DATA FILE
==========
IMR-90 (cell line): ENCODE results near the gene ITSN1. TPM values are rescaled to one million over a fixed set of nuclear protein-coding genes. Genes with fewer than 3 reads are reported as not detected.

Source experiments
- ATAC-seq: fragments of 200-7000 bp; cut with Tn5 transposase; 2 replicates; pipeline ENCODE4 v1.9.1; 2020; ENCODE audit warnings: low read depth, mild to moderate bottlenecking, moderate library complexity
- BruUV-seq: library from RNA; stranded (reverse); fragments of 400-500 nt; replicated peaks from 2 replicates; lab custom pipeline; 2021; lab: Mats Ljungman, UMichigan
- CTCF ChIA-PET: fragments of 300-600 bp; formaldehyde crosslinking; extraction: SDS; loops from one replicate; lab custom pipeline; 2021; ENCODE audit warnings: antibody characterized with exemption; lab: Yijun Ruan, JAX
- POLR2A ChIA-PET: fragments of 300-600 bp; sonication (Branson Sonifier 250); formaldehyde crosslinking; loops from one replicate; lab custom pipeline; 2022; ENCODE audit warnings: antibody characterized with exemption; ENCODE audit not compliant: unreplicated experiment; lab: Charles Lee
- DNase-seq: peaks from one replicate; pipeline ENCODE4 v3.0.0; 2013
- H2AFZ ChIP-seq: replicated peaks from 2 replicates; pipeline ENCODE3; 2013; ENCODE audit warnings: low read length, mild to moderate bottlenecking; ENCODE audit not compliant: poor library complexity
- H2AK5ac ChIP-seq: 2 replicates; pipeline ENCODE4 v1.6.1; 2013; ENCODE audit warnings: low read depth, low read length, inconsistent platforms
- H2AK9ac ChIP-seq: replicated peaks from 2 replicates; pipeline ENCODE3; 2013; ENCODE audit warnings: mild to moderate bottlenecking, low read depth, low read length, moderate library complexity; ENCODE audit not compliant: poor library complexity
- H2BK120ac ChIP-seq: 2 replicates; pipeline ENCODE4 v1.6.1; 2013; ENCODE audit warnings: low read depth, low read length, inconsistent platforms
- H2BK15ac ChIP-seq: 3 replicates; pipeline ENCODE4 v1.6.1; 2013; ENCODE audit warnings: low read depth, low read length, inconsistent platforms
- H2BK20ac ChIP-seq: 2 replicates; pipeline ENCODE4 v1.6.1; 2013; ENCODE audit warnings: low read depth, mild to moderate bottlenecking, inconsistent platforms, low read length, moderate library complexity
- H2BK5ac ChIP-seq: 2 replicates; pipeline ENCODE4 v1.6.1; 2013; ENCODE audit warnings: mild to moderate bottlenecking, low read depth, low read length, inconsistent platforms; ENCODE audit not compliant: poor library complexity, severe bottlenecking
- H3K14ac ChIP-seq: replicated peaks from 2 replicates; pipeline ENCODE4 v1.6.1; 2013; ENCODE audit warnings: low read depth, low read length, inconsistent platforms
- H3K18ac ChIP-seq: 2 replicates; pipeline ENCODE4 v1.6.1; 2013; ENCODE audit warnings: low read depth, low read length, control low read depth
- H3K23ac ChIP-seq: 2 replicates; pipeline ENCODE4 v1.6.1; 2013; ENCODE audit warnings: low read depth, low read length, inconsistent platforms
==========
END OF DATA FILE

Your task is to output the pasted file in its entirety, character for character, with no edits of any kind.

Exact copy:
IMR-90 (cell line): ENCODE results near the gene ITSN1. TPM values are rescaled to one million over a fixed set of nuclear protein-coding genes. Genes with fewer than 3 reads are reported as not detected.

Source experiments
- ATAC-seq: fragments of 200-7000 bp; cut with Tn5 transposase; 2 replicates; pipeline ENCODE4 v1.9.1; 2020; ENCODE audit warnings: low read depth, mild to moderate bottlenecking, moderate library complexity
- BruUV-seq: library from RNA; stranded (reverse); fragments of 400-500 nt; replicated peaks from 2 replicates; lab custom pipeline; 2021; lab: Mats Ljungman, UMichigan
- CTCF ChIA-PET: fragments of 300-600 bp; formaldehyde crosslinking; extraction: SDS; loops from one replicate; lab custom pipeline; 2021; ENCODE audit warnings: antibody characterized with exemption; lab: Yijun Ruan, JAX
- POLR2A ChIA-PET: fragments of 300-600 bp; sonication (Branson Sonifier 250); formaldehyde crosslinking; loops from one replicate; lab custom pipeline; 2022; ENCODE audit warnings: antibody characterized with exemption; ENCODE audit not compliant: unreplicated experiment; lab: Charles Lee
- DNase-seq: peaks from one replicate; pipeline ENCODE4 v3.0.0; 2013
- H2AFZ ChIP-seq: replicated peaks from 2 replicates; pipeline ENCODE3; 2013; ENCODE audit warnings: low read length, mild to moderate bottlenecking; ENCODE audit not compliant: poor library complexity
- H2AK5ac ChIP-seq: 2 replicates; pipeline ENCODE4 v1.6.1; 2013; ENCODE audit warnings: low read depth, low read length, inconsistent platforms
- H2AK9ac ChIP-seq: replicated peaks from 2 replicates; pipeline ENCODE3; 2013; ENCODE audit warnings: mild to moderate bottlenecking, low read depth, low read length, moderate library complexity; ENCODE audit not compliant: poor library complexity
- H2BK120ac ChIP-seq: 2 replicates; pipeline ENCODE4 v1.6.1; 2013; ENCODE audit warnings: low read depth, low read length, inconsistent platforms
- H2BK15ac ChIP-seq: 3 replicates; pipeline ENCODE4 v1.6.1; 2013; ENCODE audit warnings: low read depth, low read length, inconsistent platforms
- H2BK20ac ChIP-seq: 2 replicates; pipeline ENCODE4 v1.6.1; 2013; ENCODE audit warnings: low read depth, mild to moderate bottlenecking, inconsistent platforms, low read length, moderate library complexity
- H2BK5ac ChIP-seq: 2 replicates; pipeline ENCODE4 v1.6.1; 2013; ENCODE audit warnings: mild to moderate bottlenecking, low read depth, low read length, inconsistent platforms; ENCODE audit not compliant: poor library complexity, severe bottlenecking
- H3K14ac ChIP-seq: replicated peaks from 2 replicates; pipeline ENCODE4 v1.6.1; 2013; ENCODE audit warnings: low read depth, low read length, inconsistent platforms
- H3K18ac ChIP-seq: 2 replicates; pipeline ENCODE4 v1.6.1; 2013; ENCODE audit warnings: low read depth, low read length, control low read depth
- H3K23ac ChIP-seq: 2 replicates; pipeline ENCODE4 v1.6.1; 2013; ENCODE audit warnings: low read depth, low read length, inconsistent platforms